Sunday, July 11, 2010

A lot of Yackum

You learn a lot from rereading first drafts. And second drafts and third drafts too, for that matter. Rereading "Murder in Panel Five," a satire on the typical Agatha Christie mystery, I've discovered a lot of what we call yackum.

"Yackum," aka "rambling," aka "unnecessary nonsense," becomes the vice of all writers when slogging through draft 1 of an unpublished short story. Novelists can get away with yackum, especially if they are literary elephants like Stephen King or J.K. Rowling, but short story writers do not have that luxury. Unlike novelists, who experiment with their medium to the point of exasperating us readers, the short story writer has to tell a story. Period.

Types of yackum to look out for:

1) Dialogue- Usually worse in novels, but unnecessary or flat dialogue must go. If it sounds false? Cut it. If it has one word off and the word can't be removed? Cut it. Characters put the "yak" in "yackum".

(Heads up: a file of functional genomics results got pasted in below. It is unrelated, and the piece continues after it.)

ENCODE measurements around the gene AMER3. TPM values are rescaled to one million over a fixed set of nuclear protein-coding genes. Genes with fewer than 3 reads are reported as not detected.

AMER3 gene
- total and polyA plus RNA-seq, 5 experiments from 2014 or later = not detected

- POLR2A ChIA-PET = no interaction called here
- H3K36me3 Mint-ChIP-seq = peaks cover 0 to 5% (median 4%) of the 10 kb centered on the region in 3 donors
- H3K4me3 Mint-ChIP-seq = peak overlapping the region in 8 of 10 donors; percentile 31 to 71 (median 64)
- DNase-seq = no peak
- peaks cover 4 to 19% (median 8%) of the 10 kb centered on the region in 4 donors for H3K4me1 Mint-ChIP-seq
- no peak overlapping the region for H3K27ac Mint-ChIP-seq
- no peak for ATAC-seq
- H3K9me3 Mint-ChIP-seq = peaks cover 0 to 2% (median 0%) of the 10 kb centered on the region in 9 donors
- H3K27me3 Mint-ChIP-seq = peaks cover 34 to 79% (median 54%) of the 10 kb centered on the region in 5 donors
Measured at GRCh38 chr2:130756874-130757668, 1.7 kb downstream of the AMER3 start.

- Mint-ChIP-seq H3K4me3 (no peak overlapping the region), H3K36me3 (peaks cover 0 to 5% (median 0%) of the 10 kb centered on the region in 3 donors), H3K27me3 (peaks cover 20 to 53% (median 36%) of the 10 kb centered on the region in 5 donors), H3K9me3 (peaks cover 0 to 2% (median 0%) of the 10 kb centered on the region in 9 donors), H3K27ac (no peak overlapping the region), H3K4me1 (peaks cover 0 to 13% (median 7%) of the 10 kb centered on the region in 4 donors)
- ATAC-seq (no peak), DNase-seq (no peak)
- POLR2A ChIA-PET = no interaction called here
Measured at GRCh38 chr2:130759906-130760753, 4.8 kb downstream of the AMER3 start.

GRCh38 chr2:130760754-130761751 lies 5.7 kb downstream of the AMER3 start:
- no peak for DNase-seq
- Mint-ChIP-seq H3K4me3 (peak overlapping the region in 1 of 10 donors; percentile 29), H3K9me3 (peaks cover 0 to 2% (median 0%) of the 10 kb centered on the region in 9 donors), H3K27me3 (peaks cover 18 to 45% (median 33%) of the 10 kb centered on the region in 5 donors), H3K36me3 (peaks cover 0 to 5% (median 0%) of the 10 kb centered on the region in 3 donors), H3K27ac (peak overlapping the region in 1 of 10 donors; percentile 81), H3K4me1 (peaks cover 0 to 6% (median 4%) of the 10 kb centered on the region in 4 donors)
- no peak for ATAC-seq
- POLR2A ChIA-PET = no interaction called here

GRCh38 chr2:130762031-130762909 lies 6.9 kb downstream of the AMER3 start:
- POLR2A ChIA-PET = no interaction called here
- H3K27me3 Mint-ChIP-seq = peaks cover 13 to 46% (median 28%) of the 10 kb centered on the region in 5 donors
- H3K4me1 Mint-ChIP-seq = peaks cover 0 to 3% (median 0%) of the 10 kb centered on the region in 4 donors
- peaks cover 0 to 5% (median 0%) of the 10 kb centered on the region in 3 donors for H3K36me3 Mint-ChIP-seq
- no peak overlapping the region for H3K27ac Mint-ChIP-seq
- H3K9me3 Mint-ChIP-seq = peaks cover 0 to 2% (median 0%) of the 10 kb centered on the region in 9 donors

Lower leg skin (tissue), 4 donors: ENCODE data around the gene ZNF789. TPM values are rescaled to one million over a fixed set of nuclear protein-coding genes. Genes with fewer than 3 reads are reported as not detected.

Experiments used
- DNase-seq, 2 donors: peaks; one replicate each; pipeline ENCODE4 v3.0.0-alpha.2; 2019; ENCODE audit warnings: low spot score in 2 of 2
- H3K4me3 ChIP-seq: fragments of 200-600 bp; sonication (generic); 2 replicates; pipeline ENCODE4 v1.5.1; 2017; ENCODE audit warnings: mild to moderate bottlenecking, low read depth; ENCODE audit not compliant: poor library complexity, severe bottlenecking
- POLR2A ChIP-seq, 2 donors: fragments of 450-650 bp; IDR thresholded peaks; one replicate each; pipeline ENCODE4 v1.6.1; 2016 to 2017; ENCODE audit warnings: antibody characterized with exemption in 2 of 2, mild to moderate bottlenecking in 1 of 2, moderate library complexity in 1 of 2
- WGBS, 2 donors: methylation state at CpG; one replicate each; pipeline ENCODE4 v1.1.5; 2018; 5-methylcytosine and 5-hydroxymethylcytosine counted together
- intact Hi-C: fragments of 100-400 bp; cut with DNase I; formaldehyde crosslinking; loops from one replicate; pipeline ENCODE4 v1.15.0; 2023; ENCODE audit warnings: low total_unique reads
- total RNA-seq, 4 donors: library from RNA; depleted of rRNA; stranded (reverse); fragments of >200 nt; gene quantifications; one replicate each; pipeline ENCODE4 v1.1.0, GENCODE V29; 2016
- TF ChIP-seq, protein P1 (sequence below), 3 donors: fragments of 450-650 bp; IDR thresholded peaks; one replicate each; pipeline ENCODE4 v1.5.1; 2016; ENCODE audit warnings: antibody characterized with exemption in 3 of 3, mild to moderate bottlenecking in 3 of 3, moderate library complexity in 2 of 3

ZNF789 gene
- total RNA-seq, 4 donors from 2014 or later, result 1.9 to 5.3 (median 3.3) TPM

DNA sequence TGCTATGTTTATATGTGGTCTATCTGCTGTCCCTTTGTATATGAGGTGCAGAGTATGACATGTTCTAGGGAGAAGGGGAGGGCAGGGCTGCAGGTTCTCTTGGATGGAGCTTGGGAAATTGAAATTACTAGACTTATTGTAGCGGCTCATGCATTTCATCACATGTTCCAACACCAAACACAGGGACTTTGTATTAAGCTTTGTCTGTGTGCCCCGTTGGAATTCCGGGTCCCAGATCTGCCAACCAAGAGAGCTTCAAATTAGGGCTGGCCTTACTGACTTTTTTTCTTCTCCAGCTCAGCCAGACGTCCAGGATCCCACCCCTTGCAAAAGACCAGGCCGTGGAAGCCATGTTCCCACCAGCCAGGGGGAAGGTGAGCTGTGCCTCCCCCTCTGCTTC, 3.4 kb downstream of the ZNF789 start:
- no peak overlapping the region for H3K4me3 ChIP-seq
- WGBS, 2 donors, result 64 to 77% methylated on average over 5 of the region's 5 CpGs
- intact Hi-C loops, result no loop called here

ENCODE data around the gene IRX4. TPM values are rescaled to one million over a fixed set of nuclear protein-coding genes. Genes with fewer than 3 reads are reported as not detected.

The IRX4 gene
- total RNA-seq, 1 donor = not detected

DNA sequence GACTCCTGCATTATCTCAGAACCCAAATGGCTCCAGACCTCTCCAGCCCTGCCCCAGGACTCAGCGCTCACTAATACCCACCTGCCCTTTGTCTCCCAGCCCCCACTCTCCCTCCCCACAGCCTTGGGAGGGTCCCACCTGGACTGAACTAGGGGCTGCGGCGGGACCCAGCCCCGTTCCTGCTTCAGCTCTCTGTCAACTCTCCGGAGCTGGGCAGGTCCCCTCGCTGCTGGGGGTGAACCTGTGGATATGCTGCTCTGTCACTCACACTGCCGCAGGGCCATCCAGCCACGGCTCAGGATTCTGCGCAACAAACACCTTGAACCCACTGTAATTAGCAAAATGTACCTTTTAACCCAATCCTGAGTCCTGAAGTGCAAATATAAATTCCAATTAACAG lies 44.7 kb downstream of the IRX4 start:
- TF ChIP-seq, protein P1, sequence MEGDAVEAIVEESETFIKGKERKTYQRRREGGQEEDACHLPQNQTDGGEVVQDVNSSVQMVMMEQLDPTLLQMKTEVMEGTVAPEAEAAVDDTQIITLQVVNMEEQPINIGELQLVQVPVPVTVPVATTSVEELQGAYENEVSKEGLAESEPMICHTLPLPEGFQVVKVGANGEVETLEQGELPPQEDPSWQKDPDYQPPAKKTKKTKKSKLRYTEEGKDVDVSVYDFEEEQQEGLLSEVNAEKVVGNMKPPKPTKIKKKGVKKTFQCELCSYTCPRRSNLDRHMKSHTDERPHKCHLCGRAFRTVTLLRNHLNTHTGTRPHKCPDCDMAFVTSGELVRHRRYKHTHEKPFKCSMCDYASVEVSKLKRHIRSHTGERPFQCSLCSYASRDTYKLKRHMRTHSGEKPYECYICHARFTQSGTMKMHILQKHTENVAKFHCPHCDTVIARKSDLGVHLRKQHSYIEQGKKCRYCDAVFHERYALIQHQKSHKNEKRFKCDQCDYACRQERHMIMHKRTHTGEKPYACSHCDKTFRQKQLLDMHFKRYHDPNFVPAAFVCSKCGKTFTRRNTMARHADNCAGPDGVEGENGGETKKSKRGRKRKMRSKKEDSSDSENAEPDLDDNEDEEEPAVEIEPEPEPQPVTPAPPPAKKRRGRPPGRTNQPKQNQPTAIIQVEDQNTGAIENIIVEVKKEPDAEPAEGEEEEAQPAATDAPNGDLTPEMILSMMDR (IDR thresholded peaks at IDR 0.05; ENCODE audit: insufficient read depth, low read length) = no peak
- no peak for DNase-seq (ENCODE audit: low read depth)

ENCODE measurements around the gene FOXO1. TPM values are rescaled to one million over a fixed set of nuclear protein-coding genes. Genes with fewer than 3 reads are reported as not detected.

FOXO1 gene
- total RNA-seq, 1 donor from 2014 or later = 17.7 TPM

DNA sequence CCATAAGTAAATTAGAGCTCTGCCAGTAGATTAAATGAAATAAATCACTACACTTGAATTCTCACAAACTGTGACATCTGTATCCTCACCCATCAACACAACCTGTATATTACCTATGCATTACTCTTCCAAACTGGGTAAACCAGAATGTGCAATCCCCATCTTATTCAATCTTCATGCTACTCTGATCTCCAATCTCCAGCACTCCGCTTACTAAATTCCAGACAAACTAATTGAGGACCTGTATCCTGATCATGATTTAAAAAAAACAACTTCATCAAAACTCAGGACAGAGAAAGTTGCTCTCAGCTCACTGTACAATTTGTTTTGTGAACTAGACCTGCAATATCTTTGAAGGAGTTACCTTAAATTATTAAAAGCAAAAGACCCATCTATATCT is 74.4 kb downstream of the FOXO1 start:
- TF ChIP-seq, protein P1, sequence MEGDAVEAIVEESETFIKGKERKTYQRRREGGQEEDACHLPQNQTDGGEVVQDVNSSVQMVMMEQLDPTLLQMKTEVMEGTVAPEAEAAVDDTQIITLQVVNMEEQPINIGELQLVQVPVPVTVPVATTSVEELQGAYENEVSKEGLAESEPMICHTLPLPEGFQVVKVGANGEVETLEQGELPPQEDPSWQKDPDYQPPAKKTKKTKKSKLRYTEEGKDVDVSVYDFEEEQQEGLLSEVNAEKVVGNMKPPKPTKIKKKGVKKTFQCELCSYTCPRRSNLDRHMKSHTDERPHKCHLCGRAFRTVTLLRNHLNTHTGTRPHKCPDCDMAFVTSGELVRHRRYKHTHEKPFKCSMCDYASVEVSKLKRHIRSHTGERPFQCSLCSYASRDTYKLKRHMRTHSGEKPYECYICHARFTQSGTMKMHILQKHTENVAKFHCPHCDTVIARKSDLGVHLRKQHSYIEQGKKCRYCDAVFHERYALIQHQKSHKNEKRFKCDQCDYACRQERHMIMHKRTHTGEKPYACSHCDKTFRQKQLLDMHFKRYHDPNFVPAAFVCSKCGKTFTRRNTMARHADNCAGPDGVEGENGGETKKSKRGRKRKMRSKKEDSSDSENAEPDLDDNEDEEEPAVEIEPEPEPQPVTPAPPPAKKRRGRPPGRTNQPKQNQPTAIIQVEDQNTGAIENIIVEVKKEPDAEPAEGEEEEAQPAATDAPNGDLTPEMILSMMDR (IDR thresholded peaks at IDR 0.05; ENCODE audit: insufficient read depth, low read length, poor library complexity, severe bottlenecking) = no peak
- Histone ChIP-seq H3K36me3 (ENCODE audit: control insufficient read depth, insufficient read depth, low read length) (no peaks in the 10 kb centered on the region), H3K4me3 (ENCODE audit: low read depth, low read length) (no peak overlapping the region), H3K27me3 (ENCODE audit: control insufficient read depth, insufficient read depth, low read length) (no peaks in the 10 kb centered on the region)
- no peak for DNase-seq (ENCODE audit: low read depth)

2) Inner Dialogue- Even worse than outer dialogue because it occurs in the character's head. Aka Rambling for God Knows How Long, especially in a mystery. Show your character's reaction, don't have them say it. Yak in yackum, folks!

3) Description- Hairier than dialogue, but rely on your ear for this one. If you read at an open mic, you'll trim on the fly to avoid being cut off in the middle. You want concise and lyrical sentences. And if you have even one paragraph (four sentences) waxing on, the editor will probably slap your manuscript. Here you can break the dialogue rule and have other characters judge your protagonist, or each other, as long as you keep it concise and clear.

Have fun!

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